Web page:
The Rory Byrne-penned Ferrari F2004, which was unveiled in Maranello on Monday, looks much the same as the F2003-GA, but it is noticeably smaller and shorter than its predecessor.

The Rory Byrne-penned Ferrari F2004, which was unveiled in Maranello on Monday, looks much the same as the F2003-GA, but it is noticeably smaller and shorter than its predecessor.


The new car may bear a striking resemblance to last year's successful design, but there are some important detail changes. The car has a shorter wheelbase than last year's car, has a lower centre of gravity, while weight distribution has been improved via the chassis and the engine. The cockpit opening has also been moved further back.


The chassis weight has been reduced, front and rear suspension revised and the bodywork, exhausts and the rear end have been redesigned to produce improved aerodynamic performance.


Designer Byrne said there would be big changes on the aerodynamic front before the opening race weekend at Melbourne in March.


"In order to continue making steps forward, every area effecting aerodynamics has been further developed and many new components will be introduced during our test programme in February," said Byrne. "The car we'll race in Melbourne will look different in many areas to the one that you see here.


“The fundamental design philosophy of the F2004 is the same as its predecessors in terms of optimising its aerodynamic efficiency, lowering the centre of gravity height and maximising performance on the Bridgestone tyres and 053 engine.


“There are no fundamental changes to the chassis structure, but it is completely new in terms of shape as a result of its aerodynamic requirements," he added. “Almost every component has been redesigned.”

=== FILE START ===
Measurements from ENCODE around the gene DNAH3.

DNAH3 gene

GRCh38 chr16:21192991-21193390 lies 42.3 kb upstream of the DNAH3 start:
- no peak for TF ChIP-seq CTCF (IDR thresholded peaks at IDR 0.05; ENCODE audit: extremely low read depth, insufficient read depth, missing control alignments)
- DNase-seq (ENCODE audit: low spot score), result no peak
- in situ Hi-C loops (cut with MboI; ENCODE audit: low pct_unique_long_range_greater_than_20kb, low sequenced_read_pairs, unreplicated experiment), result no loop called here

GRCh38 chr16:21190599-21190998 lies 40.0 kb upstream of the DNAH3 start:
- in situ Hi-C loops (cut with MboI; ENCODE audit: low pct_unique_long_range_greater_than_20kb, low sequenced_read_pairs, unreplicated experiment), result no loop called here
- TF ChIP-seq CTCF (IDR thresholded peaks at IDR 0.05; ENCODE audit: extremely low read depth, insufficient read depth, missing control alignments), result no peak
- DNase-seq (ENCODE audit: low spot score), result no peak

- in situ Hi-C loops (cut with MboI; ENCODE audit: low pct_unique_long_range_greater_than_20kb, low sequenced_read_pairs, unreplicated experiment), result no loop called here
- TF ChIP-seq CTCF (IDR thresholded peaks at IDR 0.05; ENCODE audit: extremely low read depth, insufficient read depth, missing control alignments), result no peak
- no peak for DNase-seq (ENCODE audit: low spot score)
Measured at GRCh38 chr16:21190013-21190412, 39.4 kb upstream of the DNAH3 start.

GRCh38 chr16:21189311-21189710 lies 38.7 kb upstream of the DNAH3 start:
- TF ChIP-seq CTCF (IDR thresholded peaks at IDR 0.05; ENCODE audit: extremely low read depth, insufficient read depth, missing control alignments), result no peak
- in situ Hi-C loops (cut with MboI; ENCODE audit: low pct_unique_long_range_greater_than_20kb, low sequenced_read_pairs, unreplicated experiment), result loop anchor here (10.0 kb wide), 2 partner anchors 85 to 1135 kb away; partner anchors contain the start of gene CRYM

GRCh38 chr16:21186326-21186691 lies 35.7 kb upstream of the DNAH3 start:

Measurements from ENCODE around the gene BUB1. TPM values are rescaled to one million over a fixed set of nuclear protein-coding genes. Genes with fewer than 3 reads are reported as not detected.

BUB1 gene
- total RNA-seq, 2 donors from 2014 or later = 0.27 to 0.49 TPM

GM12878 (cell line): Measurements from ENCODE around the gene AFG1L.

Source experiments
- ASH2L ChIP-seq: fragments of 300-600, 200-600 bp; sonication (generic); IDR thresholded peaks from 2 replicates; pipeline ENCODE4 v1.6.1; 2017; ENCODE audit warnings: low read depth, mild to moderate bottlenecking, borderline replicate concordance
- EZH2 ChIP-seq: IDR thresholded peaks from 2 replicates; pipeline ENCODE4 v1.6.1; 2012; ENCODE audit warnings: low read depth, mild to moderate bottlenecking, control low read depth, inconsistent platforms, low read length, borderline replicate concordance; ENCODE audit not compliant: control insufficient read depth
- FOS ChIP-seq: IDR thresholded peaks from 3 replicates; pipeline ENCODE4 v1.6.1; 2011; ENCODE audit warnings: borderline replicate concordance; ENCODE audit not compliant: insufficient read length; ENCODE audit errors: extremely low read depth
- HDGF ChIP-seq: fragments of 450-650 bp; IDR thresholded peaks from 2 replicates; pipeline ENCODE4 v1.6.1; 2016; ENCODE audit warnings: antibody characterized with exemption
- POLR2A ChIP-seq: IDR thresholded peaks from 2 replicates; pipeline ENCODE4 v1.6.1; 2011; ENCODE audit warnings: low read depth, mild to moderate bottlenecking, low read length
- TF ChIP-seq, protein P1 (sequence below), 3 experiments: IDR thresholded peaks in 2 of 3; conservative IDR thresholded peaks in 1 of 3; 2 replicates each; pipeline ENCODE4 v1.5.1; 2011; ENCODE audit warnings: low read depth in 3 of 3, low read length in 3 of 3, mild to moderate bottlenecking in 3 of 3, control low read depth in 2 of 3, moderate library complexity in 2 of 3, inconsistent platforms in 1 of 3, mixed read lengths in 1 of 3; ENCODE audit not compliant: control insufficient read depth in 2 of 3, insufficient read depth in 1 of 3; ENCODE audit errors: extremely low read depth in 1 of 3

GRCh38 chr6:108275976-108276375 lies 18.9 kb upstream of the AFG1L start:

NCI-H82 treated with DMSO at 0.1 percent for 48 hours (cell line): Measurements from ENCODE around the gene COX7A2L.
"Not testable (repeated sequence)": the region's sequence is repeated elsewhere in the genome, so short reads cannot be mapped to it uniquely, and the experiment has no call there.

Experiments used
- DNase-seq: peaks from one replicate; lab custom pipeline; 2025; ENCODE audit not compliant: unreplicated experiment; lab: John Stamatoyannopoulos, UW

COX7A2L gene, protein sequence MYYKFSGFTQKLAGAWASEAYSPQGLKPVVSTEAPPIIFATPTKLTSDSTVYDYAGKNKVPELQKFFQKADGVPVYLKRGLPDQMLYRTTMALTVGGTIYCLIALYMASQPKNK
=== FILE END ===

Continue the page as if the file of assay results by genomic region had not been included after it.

Meanwhile, modifications to the sporting regulations regarding the number of engines that can be used in the course of a grand prix weekend set new targets for the 053 engine design project. Ferrari is confident that the three-litre V10 unit's engine life will be double to that in the past.


The transmission features a completely new design, providing a reduction in size and weight, the Scuderia claims. The titanium gearbox has seven speeds (plus reverse) and, because of changes to the technical regulations, is operated directly by the driver. In keeping with a trend initiated by Ferrari back in 1997, the car has high-level exhausts, but compared with previous versions, they are mounted nearer the car's centre line.


Technical director Ross Brawn said: "Once again, this car represents another significant step in performance. Our analysis of the 2003 season highlighted the areas where we were strong and those where we weak.


"We did not react aggressively enough to the opportunities presented by the 2003 regulation changes. For 2004 we have ensured that we will not make the same mistake," he added.